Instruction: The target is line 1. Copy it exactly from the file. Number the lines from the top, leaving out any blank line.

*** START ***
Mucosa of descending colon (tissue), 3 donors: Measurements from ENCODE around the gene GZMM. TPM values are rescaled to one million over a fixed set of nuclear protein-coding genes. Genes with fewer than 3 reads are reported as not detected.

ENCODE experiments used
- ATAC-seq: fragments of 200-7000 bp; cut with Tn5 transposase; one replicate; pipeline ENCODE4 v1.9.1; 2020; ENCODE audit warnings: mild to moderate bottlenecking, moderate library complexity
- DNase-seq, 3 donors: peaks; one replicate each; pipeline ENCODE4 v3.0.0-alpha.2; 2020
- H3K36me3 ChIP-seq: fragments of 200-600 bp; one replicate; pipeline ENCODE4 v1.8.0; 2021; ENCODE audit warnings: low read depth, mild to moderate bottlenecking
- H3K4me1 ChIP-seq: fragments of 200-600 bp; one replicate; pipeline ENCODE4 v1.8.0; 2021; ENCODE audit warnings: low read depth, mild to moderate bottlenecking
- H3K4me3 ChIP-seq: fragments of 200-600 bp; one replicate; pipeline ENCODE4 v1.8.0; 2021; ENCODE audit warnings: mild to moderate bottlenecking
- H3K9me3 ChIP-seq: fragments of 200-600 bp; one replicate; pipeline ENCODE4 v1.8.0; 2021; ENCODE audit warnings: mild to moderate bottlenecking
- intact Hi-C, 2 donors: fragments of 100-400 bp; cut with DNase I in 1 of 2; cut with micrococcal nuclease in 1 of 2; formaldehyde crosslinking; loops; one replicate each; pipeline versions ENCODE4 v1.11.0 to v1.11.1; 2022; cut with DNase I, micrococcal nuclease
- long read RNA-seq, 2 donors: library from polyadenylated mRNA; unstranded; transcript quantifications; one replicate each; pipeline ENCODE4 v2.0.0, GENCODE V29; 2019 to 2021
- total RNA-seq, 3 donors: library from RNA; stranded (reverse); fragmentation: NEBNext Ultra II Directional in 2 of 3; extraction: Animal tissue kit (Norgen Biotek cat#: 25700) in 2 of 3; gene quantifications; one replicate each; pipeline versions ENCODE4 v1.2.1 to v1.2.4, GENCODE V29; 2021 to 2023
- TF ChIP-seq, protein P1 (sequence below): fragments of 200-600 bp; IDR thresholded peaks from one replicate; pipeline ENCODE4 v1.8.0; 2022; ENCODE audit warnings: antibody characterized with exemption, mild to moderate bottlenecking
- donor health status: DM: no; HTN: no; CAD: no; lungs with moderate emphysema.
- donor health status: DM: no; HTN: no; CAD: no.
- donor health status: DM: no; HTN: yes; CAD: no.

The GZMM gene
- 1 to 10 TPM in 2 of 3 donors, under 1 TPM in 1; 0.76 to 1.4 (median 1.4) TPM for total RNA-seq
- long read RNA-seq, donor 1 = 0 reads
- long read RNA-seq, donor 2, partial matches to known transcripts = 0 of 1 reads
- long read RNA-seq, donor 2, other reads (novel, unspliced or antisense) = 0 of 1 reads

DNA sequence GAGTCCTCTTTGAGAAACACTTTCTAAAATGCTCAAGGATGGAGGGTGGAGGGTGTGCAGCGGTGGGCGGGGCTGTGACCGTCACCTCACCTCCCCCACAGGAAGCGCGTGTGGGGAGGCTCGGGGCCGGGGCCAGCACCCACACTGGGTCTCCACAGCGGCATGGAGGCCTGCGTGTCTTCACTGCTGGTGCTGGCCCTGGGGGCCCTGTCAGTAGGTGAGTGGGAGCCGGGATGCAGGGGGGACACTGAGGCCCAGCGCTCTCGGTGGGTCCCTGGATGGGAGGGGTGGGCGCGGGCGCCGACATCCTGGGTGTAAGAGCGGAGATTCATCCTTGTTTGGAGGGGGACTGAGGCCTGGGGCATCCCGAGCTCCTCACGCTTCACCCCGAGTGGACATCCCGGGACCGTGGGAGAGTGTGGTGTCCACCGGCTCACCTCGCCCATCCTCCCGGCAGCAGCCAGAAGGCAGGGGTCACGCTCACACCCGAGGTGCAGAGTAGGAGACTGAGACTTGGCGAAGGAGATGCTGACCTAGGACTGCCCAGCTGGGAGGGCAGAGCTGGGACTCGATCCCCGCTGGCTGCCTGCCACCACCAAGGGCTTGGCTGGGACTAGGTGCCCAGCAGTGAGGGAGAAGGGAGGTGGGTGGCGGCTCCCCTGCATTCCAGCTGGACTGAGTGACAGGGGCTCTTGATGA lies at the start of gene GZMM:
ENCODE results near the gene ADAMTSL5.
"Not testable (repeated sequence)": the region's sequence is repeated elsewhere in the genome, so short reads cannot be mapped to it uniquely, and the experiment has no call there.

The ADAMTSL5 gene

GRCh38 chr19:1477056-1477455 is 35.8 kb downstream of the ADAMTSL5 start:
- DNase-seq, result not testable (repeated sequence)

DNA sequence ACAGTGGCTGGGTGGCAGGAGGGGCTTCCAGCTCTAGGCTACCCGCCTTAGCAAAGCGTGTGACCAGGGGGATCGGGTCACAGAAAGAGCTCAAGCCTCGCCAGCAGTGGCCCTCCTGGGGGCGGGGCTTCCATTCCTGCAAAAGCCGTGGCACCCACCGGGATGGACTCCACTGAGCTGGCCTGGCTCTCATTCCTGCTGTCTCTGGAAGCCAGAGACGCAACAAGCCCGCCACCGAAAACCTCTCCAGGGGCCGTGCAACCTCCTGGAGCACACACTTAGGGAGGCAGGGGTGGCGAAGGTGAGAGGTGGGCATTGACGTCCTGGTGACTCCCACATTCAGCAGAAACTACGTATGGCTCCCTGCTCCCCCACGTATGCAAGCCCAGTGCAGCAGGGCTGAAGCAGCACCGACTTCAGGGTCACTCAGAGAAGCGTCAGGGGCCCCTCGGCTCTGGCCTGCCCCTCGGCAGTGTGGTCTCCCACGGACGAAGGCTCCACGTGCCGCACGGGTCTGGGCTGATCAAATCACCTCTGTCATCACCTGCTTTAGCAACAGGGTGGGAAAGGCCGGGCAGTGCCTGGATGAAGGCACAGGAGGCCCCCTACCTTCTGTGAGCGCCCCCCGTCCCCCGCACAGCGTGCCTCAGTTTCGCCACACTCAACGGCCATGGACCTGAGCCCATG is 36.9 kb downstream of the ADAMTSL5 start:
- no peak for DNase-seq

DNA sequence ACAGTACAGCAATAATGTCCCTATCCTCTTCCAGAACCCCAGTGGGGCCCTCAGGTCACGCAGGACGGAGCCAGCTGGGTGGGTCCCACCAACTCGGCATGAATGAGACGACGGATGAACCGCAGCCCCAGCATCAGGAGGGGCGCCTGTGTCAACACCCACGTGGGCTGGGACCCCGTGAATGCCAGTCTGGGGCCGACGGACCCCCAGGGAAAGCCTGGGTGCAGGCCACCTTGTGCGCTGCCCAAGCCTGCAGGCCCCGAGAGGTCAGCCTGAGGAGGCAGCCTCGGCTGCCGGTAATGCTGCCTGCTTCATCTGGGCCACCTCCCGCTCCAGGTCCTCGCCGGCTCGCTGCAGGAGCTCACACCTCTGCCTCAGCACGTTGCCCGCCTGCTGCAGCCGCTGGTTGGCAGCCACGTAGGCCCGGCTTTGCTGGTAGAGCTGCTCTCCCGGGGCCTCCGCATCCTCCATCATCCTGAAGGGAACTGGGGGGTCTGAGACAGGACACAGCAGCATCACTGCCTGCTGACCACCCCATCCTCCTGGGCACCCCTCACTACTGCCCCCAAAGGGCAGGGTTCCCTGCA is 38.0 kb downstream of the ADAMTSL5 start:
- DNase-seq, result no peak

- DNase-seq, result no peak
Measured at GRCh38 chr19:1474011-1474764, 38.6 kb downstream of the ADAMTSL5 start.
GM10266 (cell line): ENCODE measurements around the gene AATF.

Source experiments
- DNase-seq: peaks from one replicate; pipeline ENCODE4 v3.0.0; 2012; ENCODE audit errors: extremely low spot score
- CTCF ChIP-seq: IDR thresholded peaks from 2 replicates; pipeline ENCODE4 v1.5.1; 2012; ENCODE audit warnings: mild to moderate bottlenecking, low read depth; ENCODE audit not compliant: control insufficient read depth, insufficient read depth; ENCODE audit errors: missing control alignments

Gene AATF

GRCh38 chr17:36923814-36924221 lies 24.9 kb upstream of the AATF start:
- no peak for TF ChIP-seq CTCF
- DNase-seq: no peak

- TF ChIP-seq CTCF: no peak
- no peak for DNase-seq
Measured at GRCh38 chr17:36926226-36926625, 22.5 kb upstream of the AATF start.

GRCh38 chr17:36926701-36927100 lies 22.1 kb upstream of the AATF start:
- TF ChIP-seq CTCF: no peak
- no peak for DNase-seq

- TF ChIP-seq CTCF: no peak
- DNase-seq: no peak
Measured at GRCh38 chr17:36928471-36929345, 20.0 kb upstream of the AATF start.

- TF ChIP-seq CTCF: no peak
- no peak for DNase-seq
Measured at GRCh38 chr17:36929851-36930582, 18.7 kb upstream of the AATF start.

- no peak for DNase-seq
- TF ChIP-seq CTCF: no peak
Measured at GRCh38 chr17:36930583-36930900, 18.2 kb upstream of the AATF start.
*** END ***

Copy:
Mucosa of descending colon (tissue), 3 donors: Measurements from ENCODE around the gene GZMM. TPM values are rescaled to one million over a fixed set of nuclear protein-coding genes. Genes with fewer than 3 reads are reported as not detected.